When seeking the equitable relief of a stay pending appeal of a judgment, a movant must demonstrate that: (1) irreparable harm will result from enforcement of the judgment pending appeal; (2) the appeal presents a meritorious issue, and movant has a likelihood of success on the merits; and (3) assessment of the relative hardship to the parties reveals that greater harm would occur if a stay is not granted than if it were. Crowe v. DiGioia, 90 N.J. 126, 132-34 (1982).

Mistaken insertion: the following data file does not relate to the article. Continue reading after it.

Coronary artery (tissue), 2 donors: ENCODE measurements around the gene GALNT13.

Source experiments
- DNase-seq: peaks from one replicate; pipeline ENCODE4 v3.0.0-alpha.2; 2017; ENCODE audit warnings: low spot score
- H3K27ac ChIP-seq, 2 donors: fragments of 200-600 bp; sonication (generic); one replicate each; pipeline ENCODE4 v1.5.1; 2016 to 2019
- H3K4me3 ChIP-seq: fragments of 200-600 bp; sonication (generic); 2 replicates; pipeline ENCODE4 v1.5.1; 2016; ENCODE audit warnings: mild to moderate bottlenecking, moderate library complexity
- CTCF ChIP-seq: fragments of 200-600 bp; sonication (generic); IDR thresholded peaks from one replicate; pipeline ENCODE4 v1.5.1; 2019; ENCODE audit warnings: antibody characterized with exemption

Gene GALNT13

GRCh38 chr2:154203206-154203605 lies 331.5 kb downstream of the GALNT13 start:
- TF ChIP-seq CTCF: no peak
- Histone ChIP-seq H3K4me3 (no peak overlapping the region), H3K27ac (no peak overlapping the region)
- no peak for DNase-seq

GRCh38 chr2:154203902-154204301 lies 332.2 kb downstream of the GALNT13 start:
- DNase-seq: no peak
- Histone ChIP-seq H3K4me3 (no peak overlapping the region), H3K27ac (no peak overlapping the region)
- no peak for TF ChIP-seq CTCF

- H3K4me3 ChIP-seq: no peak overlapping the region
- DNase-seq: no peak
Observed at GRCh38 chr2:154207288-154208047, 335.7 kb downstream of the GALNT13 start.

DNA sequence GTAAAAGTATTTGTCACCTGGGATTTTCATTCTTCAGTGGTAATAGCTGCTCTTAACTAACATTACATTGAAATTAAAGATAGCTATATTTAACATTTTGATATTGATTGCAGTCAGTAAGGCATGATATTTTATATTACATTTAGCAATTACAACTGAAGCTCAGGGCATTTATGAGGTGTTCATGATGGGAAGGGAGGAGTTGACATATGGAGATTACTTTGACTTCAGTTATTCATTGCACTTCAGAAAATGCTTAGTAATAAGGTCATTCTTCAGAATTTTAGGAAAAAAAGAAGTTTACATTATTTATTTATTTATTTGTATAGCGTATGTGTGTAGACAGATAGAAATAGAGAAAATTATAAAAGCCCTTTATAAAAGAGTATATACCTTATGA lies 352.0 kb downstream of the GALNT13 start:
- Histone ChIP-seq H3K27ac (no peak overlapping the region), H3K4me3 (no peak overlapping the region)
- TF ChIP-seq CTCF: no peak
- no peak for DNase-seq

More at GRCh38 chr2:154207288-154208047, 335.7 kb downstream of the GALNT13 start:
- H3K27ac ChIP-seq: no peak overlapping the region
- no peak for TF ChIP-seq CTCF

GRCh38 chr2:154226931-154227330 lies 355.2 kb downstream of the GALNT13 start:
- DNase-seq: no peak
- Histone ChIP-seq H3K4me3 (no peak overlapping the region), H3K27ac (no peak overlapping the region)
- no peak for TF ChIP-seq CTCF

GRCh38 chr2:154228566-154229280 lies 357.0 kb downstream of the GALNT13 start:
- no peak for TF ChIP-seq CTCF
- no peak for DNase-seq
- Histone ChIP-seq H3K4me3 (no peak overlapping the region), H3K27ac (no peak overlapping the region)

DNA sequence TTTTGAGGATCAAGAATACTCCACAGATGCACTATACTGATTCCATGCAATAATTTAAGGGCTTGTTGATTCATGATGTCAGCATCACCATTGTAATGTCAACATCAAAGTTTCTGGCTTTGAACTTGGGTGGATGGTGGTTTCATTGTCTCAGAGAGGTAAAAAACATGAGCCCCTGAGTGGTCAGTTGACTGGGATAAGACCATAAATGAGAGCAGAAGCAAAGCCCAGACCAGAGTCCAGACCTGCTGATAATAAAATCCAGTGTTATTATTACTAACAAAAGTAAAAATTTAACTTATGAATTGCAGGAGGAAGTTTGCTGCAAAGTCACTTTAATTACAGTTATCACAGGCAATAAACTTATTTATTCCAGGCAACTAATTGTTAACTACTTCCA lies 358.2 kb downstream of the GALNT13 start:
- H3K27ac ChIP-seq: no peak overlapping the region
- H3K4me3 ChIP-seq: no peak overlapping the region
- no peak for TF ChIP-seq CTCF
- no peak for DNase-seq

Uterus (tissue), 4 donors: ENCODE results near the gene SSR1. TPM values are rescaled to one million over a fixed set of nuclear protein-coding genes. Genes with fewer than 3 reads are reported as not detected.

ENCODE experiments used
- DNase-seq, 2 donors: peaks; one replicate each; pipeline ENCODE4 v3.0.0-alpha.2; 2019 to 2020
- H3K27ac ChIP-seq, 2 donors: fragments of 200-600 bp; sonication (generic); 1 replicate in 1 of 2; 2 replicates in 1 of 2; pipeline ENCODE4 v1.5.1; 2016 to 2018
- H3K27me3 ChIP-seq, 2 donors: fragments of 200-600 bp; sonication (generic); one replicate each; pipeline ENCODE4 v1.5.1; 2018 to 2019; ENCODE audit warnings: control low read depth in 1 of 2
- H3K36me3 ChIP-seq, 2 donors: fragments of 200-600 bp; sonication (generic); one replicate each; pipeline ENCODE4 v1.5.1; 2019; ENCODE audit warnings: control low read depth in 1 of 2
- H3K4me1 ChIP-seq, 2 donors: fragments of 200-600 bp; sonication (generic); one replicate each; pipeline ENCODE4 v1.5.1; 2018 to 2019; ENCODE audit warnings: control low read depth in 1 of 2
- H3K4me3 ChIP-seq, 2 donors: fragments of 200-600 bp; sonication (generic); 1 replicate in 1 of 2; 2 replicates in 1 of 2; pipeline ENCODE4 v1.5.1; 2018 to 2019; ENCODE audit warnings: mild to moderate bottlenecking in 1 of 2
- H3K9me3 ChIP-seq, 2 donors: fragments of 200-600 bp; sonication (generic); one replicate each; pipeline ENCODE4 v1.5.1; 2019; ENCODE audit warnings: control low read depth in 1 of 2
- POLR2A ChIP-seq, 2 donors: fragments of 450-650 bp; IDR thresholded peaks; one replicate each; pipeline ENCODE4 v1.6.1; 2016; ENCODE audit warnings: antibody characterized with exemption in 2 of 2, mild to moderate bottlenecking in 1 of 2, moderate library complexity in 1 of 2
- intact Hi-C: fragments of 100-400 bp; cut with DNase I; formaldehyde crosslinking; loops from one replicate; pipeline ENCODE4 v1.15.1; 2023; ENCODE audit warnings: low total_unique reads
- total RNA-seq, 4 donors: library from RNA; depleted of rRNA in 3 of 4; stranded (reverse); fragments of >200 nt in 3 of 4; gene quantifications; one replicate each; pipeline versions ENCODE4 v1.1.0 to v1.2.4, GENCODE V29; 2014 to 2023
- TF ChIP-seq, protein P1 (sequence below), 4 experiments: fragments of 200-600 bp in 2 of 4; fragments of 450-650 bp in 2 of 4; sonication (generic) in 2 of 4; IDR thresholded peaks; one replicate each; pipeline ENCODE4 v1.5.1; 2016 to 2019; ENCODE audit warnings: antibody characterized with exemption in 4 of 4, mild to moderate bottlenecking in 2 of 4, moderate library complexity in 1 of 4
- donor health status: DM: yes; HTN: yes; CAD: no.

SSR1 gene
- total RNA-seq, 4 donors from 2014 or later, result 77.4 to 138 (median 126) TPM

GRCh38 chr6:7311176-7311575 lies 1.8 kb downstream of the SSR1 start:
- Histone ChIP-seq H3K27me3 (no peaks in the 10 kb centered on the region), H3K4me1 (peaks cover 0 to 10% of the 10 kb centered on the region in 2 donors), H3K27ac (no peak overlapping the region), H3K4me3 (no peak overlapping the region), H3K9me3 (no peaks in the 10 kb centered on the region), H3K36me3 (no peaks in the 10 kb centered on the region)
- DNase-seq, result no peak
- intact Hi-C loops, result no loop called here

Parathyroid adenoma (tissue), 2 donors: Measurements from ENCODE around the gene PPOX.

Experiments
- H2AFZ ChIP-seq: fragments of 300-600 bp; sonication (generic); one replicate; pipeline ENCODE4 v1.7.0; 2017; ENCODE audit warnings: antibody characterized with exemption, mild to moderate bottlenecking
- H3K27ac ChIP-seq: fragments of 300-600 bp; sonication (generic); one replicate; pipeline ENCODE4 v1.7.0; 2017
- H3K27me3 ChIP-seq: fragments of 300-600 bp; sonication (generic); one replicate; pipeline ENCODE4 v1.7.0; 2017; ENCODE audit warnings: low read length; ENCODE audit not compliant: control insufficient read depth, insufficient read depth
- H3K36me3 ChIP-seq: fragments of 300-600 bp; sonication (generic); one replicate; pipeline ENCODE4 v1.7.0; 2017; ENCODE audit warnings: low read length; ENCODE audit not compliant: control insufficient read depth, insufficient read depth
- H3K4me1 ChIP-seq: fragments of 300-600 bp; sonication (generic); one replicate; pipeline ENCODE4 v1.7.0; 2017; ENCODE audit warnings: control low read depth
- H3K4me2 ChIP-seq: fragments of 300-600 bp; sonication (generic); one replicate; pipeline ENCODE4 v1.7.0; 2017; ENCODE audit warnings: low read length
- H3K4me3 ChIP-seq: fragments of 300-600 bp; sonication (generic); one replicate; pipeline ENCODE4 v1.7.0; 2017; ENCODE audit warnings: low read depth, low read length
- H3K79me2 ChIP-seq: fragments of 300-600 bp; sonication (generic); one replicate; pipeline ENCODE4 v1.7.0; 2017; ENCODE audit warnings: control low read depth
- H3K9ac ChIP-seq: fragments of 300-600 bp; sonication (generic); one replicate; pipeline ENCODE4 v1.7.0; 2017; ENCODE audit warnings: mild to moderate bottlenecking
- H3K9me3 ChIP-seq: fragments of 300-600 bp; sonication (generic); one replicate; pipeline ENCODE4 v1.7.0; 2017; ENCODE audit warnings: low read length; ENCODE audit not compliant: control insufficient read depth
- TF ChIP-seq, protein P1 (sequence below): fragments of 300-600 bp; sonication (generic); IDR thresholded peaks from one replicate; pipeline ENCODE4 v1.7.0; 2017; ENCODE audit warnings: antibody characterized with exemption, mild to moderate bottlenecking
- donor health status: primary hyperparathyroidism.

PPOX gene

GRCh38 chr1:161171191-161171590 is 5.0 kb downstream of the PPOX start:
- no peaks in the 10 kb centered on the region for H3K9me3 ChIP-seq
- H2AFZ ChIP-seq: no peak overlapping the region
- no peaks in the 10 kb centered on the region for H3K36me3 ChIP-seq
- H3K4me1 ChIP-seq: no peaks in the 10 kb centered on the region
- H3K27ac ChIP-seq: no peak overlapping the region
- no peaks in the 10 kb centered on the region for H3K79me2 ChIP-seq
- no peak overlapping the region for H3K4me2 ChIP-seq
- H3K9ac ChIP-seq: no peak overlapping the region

Turning first to the assessment of irreparable harm, the Commission argues that even assuming that the Commission's 2001 legislative apportionment map is unconstitutional, that map nonetheless should be used for the 2003 cycle of elections because there is not enough time to promulgate a new apportionment scheme for the upcoming June primary elections. A stay of the Appellate Division judgment is said to be necessary to avoid chaos. In arguing that a new map cannot be readied for use in the upcoming primaries, the Commission never explains what harm it would suffer were it, even now, to be at work drafting an alternative map to have in readiness in the event this Court agrees with the Appellate Division and declares the 2001 map in violation of our Constitution. Indeed, it is obvious from this record that the Commission's work is largely performed by computer programs. The Commission does allude to a cost drain to the Commission if it had to work on an alternative map. That, however, cannot support a claim of irreparable harm. Harm is not irreparable if it can be remedied with monetary relief, or stated conversely, "[h]arm is generally considered irreparable in equity if it cannot be redressed adequately by monetary damages." Id. at 132-33 (citing Hodge v. Giese, 43 N.J. Eq. 342, 350 (Ch. 1887)). I find the Commission's argument for a stay to be unpersuasive for two reasons. First, to the extent the hour is "late" in terms of the election cycle, the fault in large part lies with the Commission. The Appellate Division issued its decision in this matter on January 22, 2003. McNeil v. Legislative Apportionment Comm'n, 357 N.J. Super. 74 (App. Div. 2003). Yet, the Commission has done nothing to date to comply with the Appellate Division's mandate. Instead, it voted the next day not to comply and to seek a stay. There is no reason why the Commission could not have prepared a plan in accordance with the mandate of the Appellate Division while it simultaneously sought to stay that mandate for the 2003 election cycle. By not doing so, the Commission itself has created in large measure the time pressure it now complains of. The Commission's position is hardly a sympathetic one for a party seeking equitable relief.